On January 24th 2019, exactly 30 years after infamous serial killer Ted Bundy’s execution, Netflix released “Conversations With a Killer: The Ted Bundy Tapes”, a four-part documentary that draws on more than 100 hours of conversation with the convicted killer, rapist, kidnapper, and necrophile. A suitable addition to the true-crime genre, the docu-series uncovers journalists Stephen Michaud and Hugh Aynesworth’s audio tapes of their exchanges with Bundy while on death row. Not much insight is gained into the case, but it offers a peek into Bundy’s frightening character—that of a self-possessed and evasive man who made a spectacle out his crimes and turned his murder trial into prime entertainment. Laced with controversy, the series is a must for true-crime enthusiasts.
Including interviews, archival footage, and audio recordings, “Conversations with a Killer” is divided into four episodes—each averaging at about 1 hour. We witness Bundy’s lengthy monologues describing his twisted reality, agitated speeches, and complete denial regarding his crimes. It becomes clear that Bundy’s soliloquies are not about proving his guilt or innocence, but about creating a careful representation of himself. He takes charge of his narrative and takes advantage of the media circus surrounding him to twist the public`s perception. He famously blames his desire to commit crimes on watching pornography. It makes us wonder whether Bundy is lost in his own mind or simply manipulating the public.
The debut of the podcast “Serial” in 2014 marked a new era for true crime. The genre gained momentum and popularity– there are now hundreds of podcasts, series, films, and books depicting the vilest criminals. Its cult following is massive and driven by a very human desire to understand evil. There is a hypnotizing and fascinating nature to violent storytelling. Our desire to know more and our inability to ‘’look away’’ inevitably creates a spectacle around it, which can be problematic.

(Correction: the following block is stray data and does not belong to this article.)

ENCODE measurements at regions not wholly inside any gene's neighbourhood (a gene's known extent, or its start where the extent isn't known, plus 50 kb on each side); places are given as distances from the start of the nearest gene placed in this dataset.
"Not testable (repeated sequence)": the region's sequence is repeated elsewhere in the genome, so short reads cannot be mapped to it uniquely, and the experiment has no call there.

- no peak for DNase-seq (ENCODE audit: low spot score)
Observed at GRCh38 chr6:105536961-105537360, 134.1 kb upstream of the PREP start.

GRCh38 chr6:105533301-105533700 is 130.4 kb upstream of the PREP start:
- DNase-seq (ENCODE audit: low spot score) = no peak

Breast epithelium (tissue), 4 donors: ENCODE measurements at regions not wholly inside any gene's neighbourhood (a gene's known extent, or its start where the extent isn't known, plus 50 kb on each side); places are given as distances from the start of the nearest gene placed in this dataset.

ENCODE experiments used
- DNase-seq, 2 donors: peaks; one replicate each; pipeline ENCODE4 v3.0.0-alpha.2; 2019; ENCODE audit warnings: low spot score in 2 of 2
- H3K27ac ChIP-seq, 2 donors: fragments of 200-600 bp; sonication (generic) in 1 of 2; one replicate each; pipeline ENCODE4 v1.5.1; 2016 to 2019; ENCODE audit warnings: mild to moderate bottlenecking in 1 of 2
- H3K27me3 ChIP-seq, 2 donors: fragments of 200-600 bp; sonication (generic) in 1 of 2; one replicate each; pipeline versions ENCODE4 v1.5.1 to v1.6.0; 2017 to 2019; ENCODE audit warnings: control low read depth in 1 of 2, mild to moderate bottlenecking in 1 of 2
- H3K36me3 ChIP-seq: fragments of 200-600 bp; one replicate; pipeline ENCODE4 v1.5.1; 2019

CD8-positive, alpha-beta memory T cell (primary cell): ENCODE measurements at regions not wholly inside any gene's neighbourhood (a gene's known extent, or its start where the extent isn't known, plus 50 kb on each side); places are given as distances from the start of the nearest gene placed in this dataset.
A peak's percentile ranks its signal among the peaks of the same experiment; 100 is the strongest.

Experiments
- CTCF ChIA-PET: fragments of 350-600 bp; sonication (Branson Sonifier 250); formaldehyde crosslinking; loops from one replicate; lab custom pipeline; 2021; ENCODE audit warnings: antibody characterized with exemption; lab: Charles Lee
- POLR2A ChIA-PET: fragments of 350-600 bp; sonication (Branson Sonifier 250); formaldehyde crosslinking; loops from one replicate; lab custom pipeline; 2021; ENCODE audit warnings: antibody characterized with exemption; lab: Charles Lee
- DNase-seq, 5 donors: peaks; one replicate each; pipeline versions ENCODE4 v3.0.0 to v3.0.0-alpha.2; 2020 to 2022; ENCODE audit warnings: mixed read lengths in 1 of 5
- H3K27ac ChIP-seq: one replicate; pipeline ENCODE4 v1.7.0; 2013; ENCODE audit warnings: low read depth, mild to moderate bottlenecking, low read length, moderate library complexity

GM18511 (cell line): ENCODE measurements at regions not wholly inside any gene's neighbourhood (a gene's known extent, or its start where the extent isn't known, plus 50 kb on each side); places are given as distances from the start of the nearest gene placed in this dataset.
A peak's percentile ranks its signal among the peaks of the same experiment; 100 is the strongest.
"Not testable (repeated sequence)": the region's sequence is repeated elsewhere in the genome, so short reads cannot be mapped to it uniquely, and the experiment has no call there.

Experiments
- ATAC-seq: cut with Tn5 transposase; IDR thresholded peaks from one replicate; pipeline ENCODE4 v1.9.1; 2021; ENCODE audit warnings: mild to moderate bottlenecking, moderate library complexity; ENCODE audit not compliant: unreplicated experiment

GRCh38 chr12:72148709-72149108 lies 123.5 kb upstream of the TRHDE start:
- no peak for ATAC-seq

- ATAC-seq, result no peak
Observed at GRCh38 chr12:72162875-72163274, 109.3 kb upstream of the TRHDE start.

“One of the things that has always fascinated me about the “handsome” serial killers is the women that love them. I don’t mean the women who think “wow, this case is fascinating”, but the ones that think they love the serial murderers and want to marry them. Women and femme folx are socialized to be caregivers and part of the narrative that we are sold is that through the act of loving a person, we can change their deviant behavior. Bundy and his fans seem to be an example of these times a million. The appeal, I believe, is in being the one that gets through to them, the person that makes them change. It also doesn’t hurt that every film/TV adaptation casts a hotter actor than the previous iteration.”—says Mariana Sosa (Avid true crime connoisseur).
The release of “Conversations with a Killer: The Ted Bundy Tapes” has indeed sparked a rage of controversy surrounding Bundy’s alleged “charm” and “handsomeness”. There is a thin line between being fascinated by the extremities of human behaviour and romanticizing them. These are two very different things. Let us not forget that Bundy used his charisma as a major weapon in his killing spree. He took real lives; killed, kidnapped, and raped young women and girls. Let us not allow our cultural narrative to go in the direction of praising Bundy for his looks.
This brings in question the effect of releasing such shows and film adaptations. “Extremely Wicked, Shockingly Evil and Vile”, a biographical film about Ted Bundy, is set to release at the end of the year with Zac Efron—former teen heartthrob—playing the killer. Do these portrayals bring awareness to all the victims who have suffered at Bundy’s hands or do they simply add to the glamour of his crimes?